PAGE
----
BY JOANNA C. VALENTE
When it comes to having beauty and self-care rituals, there’s a lot of chatter on social media about making time for yourself and figuring out ways to pamper your body (while also pampering your mind). Many times, however, I find that these articles are aimed at cisgender women, without much thought about how gender and gender identity fit into our ideas of wellness rituals.
This, of course, also ignores the fact that "self-care" has become a weird marketing brand to itself, a quick phrase for people to use to seem woke to their bodies, as a way to allow yourself to keep busy as long as you do a weekly facial. And that’s not really what self-care, or even enjoying beauty treatments, is about. It’s actually about pausing, taking time, understanding why you engage in the activities and rituals that you do.
We all need to regularly take care of ourselves, learn our limits and boundaries, and most of all, what we enjoy, not what we should do within specific guidelines, whether they’re heteronormative ones or ones our own queer communities have established. I actually mostly despise the term "self-care" because it implies that everything else we do isn’t—that our actions and thoughts are for someone else. And that’s ridiculous.
While I’m not saying we should be endlessly selfish and self-centered, the term "self-care" is often seen on women’s blogs as a way to "declutter" your life and find that "work-life balance," as if women and femmes need to make themselves busier than their male counterparts, because value needs to be proven. Self-worth is nothing without doing…all the time. Or so it seems within these media havens.
Beauty rituals, interestingly, are also gendered, as if only women engage in them, as if men (or non-binary people or queer men) don’t enjoy them. In so many ways, beauty rituals are relegated to "self-care" within the strange beauty blogging world that is often written about as if it is trivial (and that is sexist)—when really, how we choose to present ourselves is anything but trivial, and certainly not a "woman’s only" club. Or a binary.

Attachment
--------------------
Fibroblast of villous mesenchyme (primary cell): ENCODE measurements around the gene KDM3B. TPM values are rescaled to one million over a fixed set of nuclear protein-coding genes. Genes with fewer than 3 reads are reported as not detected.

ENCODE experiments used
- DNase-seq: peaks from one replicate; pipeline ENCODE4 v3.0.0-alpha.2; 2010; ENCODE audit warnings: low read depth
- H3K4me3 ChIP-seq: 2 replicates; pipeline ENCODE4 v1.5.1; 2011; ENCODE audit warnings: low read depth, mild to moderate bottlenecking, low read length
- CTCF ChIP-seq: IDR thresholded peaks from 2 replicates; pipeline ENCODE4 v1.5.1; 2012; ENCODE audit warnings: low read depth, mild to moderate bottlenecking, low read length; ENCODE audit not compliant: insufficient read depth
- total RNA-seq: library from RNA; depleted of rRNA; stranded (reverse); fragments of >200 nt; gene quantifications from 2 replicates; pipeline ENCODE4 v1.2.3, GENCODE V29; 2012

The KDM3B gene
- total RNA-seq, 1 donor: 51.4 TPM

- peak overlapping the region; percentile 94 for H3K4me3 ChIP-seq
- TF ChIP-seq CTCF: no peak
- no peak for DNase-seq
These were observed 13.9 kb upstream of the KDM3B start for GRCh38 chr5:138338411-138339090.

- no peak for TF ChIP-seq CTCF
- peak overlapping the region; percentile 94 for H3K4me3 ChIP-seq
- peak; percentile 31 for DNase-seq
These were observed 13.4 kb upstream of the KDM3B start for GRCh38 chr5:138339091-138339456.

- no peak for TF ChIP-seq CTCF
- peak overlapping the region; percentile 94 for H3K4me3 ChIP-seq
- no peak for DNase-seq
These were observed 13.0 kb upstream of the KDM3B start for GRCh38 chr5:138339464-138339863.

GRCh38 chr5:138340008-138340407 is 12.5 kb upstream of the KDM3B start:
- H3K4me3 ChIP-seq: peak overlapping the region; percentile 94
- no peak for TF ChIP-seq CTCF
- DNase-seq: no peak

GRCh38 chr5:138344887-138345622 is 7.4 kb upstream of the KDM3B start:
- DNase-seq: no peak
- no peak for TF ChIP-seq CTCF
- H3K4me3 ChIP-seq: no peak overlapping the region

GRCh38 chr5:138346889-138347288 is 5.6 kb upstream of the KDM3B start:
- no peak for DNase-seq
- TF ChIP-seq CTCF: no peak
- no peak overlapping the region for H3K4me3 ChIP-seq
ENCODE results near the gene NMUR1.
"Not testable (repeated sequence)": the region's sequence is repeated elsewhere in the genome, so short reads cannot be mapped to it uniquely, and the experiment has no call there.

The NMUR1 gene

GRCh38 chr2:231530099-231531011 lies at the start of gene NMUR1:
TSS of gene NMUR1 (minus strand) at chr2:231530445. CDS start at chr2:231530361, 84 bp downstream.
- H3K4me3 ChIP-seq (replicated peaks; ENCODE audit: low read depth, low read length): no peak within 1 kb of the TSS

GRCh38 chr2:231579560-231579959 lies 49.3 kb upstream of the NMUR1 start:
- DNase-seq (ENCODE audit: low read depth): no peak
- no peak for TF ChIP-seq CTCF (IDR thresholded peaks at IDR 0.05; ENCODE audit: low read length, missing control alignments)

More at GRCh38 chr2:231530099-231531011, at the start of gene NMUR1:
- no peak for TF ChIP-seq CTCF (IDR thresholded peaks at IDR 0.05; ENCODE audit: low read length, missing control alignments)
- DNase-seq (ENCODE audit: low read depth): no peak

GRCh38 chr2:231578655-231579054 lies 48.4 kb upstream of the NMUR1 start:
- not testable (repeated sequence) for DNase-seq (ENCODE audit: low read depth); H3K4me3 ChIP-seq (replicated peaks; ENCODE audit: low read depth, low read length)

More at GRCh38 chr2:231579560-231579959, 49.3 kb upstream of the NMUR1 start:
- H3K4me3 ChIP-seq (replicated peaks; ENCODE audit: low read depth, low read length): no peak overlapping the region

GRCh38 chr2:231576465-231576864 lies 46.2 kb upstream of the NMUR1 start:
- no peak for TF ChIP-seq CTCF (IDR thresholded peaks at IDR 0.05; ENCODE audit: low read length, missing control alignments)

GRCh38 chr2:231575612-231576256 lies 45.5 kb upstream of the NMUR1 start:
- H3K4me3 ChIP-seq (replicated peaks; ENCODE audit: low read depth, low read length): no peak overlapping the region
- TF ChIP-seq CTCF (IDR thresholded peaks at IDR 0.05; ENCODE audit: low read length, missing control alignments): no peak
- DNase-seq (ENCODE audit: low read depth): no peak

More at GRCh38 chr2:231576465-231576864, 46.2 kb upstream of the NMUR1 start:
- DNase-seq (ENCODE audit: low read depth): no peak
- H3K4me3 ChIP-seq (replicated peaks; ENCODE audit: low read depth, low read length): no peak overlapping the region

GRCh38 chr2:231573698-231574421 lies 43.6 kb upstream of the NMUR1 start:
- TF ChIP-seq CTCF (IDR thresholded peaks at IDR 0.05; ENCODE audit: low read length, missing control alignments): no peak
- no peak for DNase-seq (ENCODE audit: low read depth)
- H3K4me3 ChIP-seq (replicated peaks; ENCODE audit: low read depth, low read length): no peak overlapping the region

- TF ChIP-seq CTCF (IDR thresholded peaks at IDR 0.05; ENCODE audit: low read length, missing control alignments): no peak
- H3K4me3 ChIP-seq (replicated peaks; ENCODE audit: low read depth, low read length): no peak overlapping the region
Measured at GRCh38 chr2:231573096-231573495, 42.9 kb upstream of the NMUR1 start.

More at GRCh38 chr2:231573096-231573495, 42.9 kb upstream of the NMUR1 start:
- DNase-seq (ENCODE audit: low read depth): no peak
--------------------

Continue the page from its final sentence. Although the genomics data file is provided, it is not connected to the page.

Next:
Treating ourselves is another phrase I hate, often used alongside "self-care," as if we should feel guilty for doing so—although it also becomes classist, besides gendered. It’s for wealthy women who can afford facial and gym memberships and green smoothies and time off. For anyone who doesn’t fit in that category, the small acts of destressing become a luxury—and aren’t even talked about. Maybe putting on eyeliner is that 2 minutes of "me time" you get a day.
All I’m really saying is that taking care of ourselves should not be a luxury, and should be something we just do and don’t have to coax ourselves into—and we also shouldn’t limit who does and doesn’t. Men and women aren’t the only people in the world, and neither are the rituals and hobbies we engage in, and thus, shouldn’t be marketed to one or the other. We’re all different—and gender identity is much more nuanced than a few binary labels we’ve accepted as a mainstream culture.